specialized ruby

The jump has been quite considerable. Goodbye flat bar, hello drops. The brakes are completely different to use and maintain. The gear shifters are a mystery and there’s some weird front derailleur stuff going on with a trim function thing that mystifies me. I’ve lost the step-thru easy leg swing. My granny ring has gone as the bike sports a compact chainset. It is completely impractical for anything except riding fast and long. I haven’t even attempted clipless pedals – that feels so far down the line as to be unthinkable right now.

But I can tell that it’s going to be good. Better than good. Once I get over the fear, make friends with it and get used to the new position I think it’s going to be pretty exciting.


I’ve called the bike Kitt, after the car with an attitude in Knight Rider. I am channelling my inner Hoff, so watch this space and hopefully soon I will be at one with the new bike and we’ll be besties!

2014 was a good year in cycling

I have some diverse bike things in the pipeline for 2015, with a weekend residential for Belles on Bikes in March, Pedal on Parliament in April, an 11 day cycle tour around the Outer Hebrides booked for the summer, various CTC Scotland bits and bobs, and the ongoing irritation of trying to strengthen my offending right knee. I am also in the market for a road bike and nervously look forward to clipping in for the first time in 2015. So many exciting things!

Saying that, 2014 was far from a write off from a two-wheeled perspective. So, as I cycle away from 2014 and welcome all these new events and challenges, now is an excellent time to recap my last year in cycling.

Highlights of 2014 include my two-day visit to Arran in May with the Lothian Cyclists, my first ever cycle touring experience. I think I caught the touring bug on this stunning island…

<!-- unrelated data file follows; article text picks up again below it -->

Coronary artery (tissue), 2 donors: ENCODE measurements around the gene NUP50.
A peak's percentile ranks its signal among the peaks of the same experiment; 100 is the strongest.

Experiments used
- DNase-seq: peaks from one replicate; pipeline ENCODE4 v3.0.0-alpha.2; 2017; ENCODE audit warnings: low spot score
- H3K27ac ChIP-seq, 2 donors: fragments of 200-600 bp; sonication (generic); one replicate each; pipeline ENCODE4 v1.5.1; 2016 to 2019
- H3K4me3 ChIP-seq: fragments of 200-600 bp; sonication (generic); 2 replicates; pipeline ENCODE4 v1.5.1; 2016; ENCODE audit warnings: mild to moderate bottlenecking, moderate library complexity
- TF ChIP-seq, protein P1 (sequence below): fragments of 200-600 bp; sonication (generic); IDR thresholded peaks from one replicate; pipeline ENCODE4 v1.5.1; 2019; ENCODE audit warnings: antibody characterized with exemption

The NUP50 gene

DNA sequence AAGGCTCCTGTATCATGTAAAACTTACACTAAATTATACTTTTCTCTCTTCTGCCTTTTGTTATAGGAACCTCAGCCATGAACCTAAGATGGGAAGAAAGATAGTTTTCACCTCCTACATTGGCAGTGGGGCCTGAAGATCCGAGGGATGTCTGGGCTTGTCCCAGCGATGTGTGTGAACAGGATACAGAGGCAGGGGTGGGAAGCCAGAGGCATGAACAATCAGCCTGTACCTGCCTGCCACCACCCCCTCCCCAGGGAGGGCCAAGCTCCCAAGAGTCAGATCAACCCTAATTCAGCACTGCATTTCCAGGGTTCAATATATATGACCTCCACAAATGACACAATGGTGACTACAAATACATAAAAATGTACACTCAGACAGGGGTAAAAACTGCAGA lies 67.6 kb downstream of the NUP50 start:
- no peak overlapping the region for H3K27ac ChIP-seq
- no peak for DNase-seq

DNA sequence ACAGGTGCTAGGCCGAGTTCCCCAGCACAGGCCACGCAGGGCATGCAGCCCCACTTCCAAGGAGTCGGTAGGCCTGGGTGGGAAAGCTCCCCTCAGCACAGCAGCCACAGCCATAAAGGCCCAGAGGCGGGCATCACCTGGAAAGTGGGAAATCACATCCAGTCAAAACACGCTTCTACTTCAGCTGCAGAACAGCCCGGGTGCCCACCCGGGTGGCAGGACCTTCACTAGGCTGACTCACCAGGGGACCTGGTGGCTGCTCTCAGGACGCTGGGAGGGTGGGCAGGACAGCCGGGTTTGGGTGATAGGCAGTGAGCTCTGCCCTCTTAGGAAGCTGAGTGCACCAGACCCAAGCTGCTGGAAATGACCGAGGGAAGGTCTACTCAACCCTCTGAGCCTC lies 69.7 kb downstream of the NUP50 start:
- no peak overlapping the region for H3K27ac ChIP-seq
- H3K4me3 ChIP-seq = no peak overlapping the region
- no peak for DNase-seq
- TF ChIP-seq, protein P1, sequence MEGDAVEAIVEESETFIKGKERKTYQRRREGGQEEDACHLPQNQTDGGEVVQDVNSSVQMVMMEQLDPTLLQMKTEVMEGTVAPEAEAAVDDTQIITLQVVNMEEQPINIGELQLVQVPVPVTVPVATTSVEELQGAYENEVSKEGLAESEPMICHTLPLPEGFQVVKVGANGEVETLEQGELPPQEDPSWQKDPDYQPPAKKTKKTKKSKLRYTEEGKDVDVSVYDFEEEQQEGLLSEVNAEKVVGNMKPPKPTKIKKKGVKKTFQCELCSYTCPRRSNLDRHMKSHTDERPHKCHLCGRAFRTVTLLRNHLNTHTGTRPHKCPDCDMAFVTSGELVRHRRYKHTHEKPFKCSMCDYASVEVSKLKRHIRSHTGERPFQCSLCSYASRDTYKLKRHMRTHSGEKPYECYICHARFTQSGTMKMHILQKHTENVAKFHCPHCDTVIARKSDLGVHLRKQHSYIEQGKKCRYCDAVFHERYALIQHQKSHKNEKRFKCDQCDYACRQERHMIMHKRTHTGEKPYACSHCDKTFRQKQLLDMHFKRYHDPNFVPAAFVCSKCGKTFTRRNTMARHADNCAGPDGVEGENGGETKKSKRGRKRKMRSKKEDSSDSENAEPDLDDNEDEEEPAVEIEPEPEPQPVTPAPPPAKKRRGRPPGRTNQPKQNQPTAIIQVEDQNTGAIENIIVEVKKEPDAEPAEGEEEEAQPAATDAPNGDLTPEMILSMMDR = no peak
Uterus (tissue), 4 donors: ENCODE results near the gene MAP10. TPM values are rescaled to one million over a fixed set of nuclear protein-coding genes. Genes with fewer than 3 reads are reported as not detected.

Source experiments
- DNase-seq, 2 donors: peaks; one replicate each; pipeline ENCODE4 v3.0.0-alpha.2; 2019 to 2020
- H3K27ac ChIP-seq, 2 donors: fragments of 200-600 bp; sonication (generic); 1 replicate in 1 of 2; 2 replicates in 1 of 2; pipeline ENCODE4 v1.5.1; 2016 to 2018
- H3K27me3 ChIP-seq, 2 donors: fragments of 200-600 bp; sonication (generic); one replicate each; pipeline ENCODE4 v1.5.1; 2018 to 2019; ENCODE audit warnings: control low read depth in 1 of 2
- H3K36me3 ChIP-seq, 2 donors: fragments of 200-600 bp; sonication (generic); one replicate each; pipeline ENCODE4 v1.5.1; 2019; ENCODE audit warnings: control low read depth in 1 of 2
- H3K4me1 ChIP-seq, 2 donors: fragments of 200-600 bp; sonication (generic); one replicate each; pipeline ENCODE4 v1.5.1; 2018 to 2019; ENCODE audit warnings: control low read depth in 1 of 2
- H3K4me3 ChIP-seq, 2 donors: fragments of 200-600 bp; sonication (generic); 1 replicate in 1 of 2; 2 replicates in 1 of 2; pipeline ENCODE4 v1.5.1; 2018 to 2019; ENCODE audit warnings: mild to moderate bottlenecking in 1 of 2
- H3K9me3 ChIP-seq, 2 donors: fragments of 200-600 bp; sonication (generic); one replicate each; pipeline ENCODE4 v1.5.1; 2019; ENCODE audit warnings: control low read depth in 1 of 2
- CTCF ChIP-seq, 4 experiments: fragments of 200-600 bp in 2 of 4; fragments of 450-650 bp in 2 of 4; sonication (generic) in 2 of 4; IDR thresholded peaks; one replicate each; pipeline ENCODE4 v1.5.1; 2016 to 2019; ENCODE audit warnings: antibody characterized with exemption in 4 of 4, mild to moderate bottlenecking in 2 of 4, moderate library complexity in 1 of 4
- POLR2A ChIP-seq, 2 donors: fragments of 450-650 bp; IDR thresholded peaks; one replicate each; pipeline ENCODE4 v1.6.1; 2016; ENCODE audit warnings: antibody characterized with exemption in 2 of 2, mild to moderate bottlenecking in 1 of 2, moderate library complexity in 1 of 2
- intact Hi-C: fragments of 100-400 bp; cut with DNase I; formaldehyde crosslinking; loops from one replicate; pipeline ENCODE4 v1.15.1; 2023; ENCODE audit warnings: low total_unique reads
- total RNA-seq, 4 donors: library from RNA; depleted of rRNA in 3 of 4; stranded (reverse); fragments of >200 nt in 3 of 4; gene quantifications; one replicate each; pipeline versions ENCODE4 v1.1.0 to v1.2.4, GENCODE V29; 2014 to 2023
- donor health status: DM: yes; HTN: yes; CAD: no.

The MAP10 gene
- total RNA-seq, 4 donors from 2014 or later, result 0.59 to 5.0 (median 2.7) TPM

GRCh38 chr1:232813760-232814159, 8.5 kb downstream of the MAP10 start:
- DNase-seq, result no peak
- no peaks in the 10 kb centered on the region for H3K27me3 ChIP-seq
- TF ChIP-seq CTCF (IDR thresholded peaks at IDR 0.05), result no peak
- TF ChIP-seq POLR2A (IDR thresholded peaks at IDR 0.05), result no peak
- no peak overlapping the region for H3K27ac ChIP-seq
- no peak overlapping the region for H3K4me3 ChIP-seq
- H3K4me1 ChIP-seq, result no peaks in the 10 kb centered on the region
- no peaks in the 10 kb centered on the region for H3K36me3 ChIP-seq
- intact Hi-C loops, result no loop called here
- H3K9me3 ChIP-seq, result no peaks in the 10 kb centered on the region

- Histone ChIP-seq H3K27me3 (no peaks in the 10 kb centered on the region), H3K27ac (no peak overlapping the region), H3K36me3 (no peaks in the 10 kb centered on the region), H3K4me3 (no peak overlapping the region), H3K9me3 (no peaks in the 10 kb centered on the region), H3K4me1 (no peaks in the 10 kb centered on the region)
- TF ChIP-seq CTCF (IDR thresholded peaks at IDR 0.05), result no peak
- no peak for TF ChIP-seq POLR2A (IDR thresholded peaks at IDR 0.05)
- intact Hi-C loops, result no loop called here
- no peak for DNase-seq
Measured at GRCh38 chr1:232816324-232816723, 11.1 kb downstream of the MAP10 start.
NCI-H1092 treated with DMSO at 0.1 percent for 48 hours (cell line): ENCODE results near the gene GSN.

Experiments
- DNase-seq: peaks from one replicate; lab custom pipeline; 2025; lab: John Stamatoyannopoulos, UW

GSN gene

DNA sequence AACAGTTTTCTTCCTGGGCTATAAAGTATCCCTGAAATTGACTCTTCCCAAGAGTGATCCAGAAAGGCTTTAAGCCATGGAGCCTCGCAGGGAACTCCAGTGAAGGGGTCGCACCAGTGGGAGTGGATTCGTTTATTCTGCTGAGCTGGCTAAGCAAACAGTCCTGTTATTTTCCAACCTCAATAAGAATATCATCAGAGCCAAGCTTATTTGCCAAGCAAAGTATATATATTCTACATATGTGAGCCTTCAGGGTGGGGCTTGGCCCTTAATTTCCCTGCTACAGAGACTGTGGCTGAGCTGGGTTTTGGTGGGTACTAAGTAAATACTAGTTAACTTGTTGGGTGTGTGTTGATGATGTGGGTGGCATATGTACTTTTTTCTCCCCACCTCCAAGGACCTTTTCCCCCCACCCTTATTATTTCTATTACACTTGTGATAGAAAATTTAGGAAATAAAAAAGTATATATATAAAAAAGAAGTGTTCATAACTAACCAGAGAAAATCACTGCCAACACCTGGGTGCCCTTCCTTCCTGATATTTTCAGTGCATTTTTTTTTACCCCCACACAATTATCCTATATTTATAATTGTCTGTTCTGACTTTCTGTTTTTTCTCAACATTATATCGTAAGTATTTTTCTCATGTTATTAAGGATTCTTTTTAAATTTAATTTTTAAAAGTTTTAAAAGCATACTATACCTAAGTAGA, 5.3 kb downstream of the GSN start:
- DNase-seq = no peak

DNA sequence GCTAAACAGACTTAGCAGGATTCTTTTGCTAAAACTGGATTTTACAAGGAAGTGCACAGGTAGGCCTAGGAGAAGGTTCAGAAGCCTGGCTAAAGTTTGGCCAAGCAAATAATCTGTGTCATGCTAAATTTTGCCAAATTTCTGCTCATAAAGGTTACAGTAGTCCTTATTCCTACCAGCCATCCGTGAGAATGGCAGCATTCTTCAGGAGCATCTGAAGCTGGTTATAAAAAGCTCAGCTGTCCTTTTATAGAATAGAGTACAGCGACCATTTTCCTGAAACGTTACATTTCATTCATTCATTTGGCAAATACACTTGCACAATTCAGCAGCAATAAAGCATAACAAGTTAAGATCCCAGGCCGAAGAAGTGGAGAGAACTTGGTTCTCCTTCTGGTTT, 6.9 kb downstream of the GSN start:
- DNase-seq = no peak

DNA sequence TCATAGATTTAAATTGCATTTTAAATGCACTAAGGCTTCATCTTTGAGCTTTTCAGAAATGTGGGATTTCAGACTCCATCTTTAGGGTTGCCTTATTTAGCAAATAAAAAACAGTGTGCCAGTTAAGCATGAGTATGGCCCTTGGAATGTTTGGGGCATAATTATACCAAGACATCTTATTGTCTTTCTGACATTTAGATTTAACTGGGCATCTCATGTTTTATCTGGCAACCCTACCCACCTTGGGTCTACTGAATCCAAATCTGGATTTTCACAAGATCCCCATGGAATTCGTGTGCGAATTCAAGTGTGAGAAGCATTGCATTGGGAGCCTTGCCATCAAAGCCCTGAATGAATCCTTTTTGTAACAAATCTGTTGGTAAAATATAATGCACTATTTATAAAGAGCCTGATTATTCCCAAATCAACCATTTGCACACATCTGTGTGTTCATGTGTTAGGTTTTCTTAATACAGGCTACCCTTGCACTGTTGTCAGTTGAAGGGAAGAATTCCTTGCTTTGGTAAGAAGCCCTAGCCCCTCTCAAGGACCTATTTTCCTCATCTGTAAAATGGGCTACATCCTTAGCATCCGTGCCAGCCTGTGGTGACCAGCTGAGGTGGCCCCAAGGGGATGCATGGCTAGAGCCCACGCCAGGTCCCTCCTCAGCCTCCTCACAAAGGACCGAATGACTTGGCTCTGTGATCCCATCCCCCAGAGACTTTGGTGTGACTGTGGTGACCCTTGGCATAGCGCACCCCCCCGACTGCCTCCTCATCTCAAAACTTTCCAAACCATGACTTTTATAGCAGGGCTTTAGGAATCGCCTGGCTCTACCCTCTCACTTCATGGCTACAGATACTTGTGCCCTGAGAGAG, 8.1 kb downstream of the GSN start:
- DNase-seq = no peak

Mountains at the peak of the hill after Lochranza

Mountains at the peak of the hill after Lochranza

Triumphant at the summit of the hill after Lochranza

Triumphantly knackered at the summit of the hill after Lochranza

I had a brilliant 2014 with Belles on Bikes Edinburgh, helping to get the women’s cycling group off the ground with some other dedicated¬†women in the city. We now have over 160 members and the group continues to grow, showing a real need for relaxed cycling opportunities for women.

I was trained up as a Belles ride leader, learned first aid, achieved a Velotech Bronze mechanics qualification and made new friends and connections through all the female participants and other ride leaders across Scotland. Plus, we got to cycle around Edinburgh and its local environs and take to the roads on a two-day residential in Perthshire. What’s not to love?

The tourer in Pitlochry

The tourer in Pitlochry on the Belles on Bikes weekend

Amazing routes in Perthshire

Amazing low traffic routes in Perthshire

As well as Perthshire and Arran, the bike took me to a wide range of spectacular locations throughout the year…

Cycling in Skye

Cycling the quiet B roads of Skye in an enormous helmet!

Cycling in the Pentlands

Two-wheeled Pentlands visit during winter.

Mount Tiede National Park

Jumping on the bike at the top of Mount Tiede National Park in Tenerife – what a view!

Cycling in Tenerife - Mount Tiede National Park

Big smiles in the desert landscapes of Mount Tiede National Park in Tenerife, just before cycling 22 miles downhill

Winter views across Threipmuir Reservoir

Winter views across Threipmuir Reservoir in the Pentlands

On top of exploring and touring, I managed to rack up around 2,000 miles of utility cycling coupled with my daily commute. Miles that accumulated without even trying; trips to the bloke’s flat, visiting friends, going to the shops, getting from A to B. All that otherwise dead time filled with (for the most part) enjoyable bike trips along the city’s extensive path network and a bit of on-road riding.

All in all, I’d say 2014 was an excellent foundation upon which to build my year of cycling in 2015. I don’t have too much in the way of resolutions, other than get my knee sorted and get fitter and faster. To help with both of these aims, I’ve started hill training around Arthur’s Seat and it almost feels like a pleasure rather than a challenge with these views.

View from Arthur's Seat route

View from Arthur’s Seat 5.5km circular route

Do you have any objectives or plans for 2015? Maybe you want to clock up some serious miles, get a particular route under your belt, try a different type of cycling or get on your bike for the first time in a while? I’d love to hear any of your resolutions! ūüôā

So here’s to a happy 2015, filled with plenty bikey goodness, wonderful adventures, good company and excellent Scottish weather (well, we can always hope…).